I am reading the book “Unbroken”. The story of Louie Zamperini from Olympic runner to life-raft castaway and POW in a Japanese labour camp.
I was at the stressfully visual bit where sharks are swimming around and around their life raft. That’s “sharks” plural. Gives me the Hee-Bee-Gee-Bees. Louie and two other men were the only survivors of their B-24 bomber crash that killed 9 others. All they had in this vast nothing ness of ocean were two woefully unequipped, very small life rafts.
So there they were, stranded, no help coming, one week turned into two weeks, then three, then four …. and the entire time, sharks circled their raft, biding their time. They would strafe the bottom of the raft, their fins tickling the men’s bodies above them. When they grew weary of waiting, there was a day where the sharks jumped up out of the water and threw themselves into the raft, trying to grab a man to take back down into the ocean with them.
It took all three men to bat the sharks away with the oars to keep the raft afloat and their limbs intact. They fought all day. It was so heart-thumping that I read it aloud to the kids on a car trip. Yep. Because I like giving my kids nightmares. Jesse was all over it, saying “read some more Mum, read some more!” Tim was squirming, not loving sharks or plane crashes or being hungry for 47 days.
Louie had prayed a lot on that raft. There are no atheists in fox holes, as the saying goes. India wondered, along with me, why didn’t God just make the sharks go away?
Why didn’t He make the sharks go away?
It suddenly struck me that Louie needed those sharks. The sharks actually kept them alive.
Without the mental effort Louie devoted to working out how to defeat the sharks (eat them instead of waiting to be eaten), Louie and the other men would have lain there consumed with the mental helplessness of knowing they were lost, alone, starving and likely to die. Without the physical fight against their marine-enemy, these would have been left to fight themselves, their own hopeless, self-destructive thoughts.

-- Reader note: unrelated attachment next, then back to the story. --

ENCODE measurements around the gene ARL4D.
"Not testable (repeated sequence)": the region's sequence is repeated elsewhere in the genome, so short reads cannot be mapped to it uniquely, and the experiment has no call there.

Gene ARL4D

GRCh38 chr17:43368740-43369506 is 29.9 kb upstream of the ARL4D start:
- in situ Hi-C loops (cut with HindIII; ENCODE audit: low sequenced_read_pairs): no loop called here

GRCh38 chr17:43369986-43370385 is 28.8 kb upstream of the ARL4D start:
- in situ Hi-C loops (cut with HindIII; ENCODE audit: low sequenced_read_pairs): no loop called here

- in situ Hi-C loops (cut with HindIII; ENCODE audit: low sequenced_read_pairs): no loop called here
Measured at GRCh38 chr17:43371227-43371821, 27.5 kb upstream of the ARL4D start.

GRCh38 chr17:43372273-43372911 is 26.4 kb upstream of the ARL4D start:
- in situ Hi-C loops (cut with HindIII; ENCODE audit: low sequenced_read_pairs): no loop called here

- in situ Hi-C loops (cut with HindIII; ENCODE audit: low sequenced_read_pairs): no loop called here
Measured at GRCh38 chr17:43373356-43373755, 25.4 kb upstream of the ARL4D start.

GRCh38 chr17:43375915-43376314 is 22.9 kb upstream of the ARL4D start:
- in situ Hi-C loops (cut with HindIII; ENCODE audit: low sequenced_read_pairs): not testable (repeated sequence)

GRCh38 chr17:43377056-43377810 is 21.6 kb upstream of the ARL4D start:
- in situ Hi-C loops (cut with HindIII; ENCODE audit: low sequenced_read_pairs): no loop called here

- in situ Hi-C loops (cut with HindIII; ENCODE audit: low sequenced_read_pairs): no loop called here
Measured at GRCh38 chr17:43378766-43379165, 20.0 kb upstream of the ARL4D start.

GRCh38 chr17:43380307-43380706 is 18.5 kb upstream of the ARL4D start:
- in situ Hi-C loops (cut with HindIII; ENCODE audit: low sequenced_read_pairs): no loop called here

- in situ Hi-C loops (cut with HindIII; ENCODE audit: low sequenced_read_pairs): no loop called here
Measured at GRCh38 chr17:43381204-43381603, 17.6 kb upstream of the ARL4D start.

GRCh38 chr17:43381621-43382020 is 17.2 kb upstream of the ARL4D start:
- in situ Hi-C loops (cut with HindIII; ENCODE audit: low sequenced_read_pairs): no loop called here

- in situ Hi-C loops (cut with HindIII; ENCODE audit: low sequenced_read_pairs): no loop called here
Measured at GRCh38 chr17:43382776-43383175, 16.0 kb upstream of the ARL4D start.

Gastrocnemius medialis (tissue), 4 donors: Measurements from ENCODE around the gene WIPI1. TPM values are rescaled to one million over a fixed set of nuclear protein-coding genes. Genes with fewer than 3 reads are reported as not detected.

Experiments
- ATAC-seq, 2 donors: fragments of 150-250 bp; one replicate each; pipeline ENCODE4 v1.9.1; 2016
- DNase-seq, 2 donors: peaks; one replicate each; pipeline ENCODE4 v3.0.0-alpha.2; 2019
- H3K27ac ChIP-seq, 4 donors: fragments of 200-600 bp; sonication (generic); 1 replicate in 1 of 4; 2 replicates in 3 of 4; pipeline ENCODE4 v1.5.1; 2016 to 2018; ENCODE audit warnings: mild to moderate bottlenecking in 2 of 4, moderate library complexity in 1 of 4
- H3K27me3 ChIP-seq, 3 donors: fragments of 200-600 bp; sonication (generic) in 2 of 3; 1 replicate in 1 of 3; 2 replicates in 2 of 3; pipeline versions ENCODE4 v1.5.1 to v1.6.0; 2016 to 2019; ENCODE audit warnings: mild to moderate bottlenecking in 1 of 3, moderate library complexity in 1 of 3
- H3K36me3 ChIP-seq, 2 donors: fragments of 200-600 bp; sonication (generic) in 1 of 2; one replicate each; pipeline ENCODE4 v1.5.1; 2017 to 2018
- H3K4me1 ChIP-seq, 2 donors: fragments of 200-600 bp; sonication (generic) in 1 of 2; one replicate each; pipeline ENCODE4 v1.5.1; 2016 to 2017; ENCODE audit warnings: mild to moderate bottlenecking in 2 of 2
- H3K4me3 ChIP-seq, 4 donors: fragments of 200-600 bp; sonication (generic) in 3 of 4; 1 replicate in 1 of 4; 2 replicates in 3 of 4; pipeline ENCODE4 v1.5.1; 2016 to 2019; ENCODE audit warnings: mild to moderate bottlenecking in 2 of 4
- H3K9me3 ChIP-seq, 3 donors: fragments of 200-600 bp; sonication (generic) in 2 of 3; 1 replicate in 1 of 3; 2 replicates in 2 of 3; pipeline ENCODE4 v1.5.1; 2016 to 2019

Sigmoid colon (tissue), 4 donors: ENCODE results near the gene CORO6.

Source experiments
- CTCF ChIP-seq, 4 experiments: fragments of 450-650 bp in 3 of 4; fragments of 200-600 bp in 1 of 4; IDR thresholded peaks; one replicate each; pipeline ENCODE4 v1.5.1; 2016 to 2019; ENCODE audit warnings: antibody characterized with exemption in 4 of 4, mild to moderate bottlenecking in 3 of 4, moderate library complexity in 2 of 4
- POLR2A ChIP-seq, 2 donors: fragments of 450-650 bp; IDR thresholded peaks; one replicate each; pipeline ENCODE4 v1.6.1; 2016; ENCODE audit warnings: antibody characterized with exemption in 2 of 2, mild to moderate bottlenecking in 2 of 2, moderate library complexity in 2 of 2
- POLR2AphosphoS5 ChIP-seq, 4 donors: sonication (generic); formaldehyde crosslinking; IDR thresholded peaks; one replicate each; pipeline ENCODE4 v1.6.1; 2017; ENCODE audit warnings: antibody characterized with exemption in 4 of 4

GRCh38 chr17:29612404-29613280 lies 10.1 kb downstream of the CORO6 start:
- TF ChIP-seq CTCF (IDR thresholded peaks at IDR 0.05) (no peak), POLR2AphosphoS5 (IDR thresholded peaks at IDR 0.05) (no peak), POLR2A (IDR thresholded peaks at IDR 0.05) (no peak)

They needed this enemy because this enemy kept them fighting, sharp, alive.
I have said to God many times in the past “Lord, take away this awful, awful enemy! He’s attacking my son! Take this illness away! It’s so horrifyingly frightening! I can’t bear it! Please, if you love me, take it away!”
And He didn’t. He was with me, He gave me strength and peace and even joy in the presence of my enemies, but He didn’t take those enemies away.
He let me fight, He let me learn how to wield the sword of the Bible and prayer; He let me learn I was weak so I would lean on Him and get my strength from him. I don’t say it boastfully but to point to the truth: I became stronger with an enemy than I was without one. I learned a lot of humility, gained a little grace, and discovered treasures that can only be found in darkness. Others who love me watched, and can testify to it: the sharks made Kim a healthier, fitter, more mature, and more grace-filled person. While I hope I will never have to fight those sharks again, I am thankful for them.
Whatever your circling sharks, lovely friend, I pray you can look beyond their horrifying jaws, plant your feet firmly, swing your arms high and start beating them back. God hasn’t abandoned you. He’s making you into a mighty warrior.